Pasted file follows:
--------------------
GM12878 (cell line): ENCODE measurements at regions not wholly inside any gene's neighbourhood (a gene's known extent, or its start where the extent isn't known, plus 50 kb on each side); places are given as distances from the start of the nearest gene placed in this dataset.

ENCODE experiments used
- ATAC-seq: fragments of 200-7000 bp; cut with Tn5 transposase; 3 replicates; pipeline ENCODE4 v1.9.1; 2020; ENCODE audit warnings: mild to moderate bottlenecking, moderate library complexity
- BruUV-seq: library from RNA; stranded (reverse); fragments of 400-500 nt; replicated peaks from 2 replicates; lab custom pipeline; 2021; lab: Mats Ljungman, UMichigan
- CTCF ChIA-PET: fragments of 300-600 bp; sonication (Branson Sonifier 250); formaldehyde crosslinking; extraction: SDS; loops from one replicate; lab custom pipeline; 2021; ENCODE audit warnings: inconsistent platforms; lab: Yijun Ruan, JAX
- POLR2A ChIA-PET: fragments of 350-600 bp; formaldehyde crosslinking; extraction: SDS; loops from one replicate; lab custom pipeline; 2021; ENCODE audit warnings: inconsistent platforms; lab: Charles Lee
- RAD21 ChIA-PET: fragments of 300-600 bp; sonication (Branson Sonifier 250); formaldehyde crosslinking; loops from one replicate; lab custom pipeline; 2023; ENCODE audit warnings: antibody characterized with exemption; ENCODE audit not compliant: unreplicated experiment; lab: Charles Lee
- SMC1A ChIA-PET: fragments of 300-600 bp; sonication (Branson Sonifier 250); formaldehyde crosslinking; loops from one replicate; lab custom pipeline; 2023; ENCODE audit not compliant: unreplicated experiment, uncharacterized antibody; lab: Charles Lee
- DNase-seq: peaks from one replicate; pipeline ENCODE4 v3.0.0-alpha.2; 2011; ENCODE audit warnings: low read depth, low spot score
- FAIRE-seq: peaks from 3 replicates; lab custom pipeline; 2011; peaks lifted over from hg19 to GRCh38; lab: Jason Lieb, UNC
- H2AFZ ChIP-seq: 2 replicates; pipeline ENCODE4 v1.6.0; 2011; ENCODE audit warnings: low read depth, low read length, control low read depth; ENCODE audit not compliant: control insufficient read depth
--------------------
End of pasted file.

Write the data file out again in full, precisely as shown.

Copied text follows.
GM12878 (cell line): ENCODE measurements at regions not wholly inside any gene's neighbourhood (a gene's known extent, or its start where the extent isn't known, plus 50 kb on each side); places are given as distances from the start of the nearest gene placed in this dataset.

ENCODE experiments used
- ATAC-seq: fragments of 200-7000 bp; cut with Tn5 transposase; 3 replicates; pipeline ENCODE4 v1.9.1; 2020; ENCODE audit warnings: mild to moderate bottlenecking, moderate library complexity
- BruUV-seq: library from RNA; stranded (reverse); fragments of 400-500 nt; replicated peaks from 2 replicates; lab custom pipeline; 2021; lab: Mats Ljungman, UMichigan
- CTCF ChIA-PET: fragments of 300-600 bp; sonication (Branson Sonifier 250); formaldehyde crosslinking; extraction: SDS; loops from one replicate; lab custom pipeline; 2021; ENCODE audit warnings: inconsistent platforms; lab: Yijun Ruan, JAX
- POLR2A ChIA-PET: fragments of 350-600 bp; formaldehyde crosslinking; extraction: SDS; loops from one replicate; lab custom pipeline; 2021; ENCODE audit warnings: inconsistent platforms; lab: Charles Lee
- RAD21 ChIA-PET: fragments of 300-600 bp; sonication (Branson Sonifier 250); formaldehyde crosslinking; loops from one replicate; lab custom pipeline; 2023; ENCODE audit warnings: antibody characterized with exemption; ENCODE audit not compliant: unreplicated experiment; lab: Charles Lee
- SMC1A ChIA-PET: fragments of 300-600 bp; sonication (Branson Sonifier 250); formaldehyde crosslinking; loops from one replicate; lab custom pipeline; 2023; ENCODE audit not compliant: unreplicated experiment, uncharacterized antibody; lab: Charles Lee
- DNase-seq: peaks from one replicate; pipeline ENCODE4 v3.0.0-alpha.2; 2011; ENCODE audit warnings: low read depth, low spot score
- FAIRE-seq: peaks from 3 replicates; lab custom pipeline; 2011; peaks lifted over from hg19 to GRCh38; lab: Jason Lieb, UNC
- H2AFZ ChIP-seq: 2 replicates; pipeline ENCODE4 v1.6.0; 2011; ENCODE audit warnings: low read depth, low read length, control low read depth; ENCODE audit not compliant: control insufficient read depth